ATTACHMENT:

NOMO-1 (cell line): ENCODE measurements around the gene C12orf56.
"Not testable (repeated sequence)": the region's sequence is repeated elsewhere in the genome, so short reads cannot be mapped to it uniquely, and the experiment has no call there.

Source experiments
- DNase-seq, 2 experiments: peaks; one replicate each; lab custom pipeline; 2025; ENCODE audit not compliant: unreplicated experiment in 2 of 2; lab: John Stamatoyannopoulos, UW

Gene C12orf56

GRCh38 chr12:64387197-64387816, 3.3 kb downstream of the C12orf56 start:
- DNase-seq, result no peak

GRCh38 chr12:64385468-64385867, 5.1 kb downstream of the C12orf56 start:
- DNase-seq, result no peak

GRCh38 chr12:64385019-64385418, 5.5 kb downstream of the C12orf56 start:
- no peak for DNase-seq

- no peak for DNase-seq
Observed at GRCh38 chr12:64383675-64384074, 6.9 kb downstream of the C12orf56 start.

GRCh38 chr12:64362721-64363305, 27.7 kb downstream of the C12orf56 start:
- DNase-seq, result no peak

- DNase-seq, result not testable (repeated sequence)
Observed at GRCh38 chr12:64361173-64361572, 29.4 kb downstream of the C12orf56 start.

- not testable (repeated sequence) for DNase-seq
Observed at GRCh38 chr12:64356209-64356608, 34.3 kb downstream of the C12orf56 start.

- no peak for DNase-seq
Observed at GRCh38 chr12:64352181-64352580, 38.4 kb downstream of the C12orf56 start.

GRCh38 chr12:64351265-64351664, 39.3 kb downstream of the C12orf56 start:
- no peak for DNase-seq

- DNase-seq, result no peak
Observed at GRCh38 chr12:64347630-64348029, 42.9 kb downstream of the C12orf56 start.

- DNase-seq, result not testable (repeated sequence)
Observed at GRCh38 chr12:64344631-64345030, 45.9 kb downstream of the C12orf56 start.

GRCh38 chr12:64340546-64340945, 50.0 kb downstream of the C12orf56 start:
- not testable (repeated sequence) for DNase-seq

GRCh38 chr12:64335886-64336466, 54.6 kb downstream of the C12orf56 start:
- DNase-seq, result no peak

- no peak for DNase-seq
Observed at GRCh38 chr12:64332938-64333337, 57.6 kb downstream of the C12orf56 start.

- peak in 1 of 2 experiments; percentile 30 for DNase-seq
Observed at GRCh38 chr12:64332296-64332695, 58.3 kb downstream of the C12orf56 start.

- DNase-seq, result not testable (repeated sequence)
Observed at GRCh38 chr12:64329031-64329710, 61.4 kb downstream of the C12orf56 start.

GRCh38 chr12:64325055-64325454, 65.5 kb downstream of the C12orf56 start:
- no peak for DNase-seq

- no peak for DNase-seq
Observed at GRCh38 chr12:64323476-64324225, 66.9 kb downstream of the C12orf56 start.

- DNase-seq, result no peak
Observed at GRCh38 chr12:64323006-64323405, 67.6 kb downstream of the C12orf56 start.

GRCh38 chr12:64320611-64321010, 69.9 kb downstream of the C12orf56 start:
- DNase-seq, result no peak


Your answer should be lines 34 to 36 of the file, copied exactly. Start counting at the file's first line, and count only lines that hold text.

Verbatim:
- peak in 1 of 2 experiments; percentile 30 for DNase-seq
Observed at GRCh38 chr12:64332296-64332695, 58.3 kb downstream of the C12orf56 start.

- DNase-seq, result not testable (repeated sequence)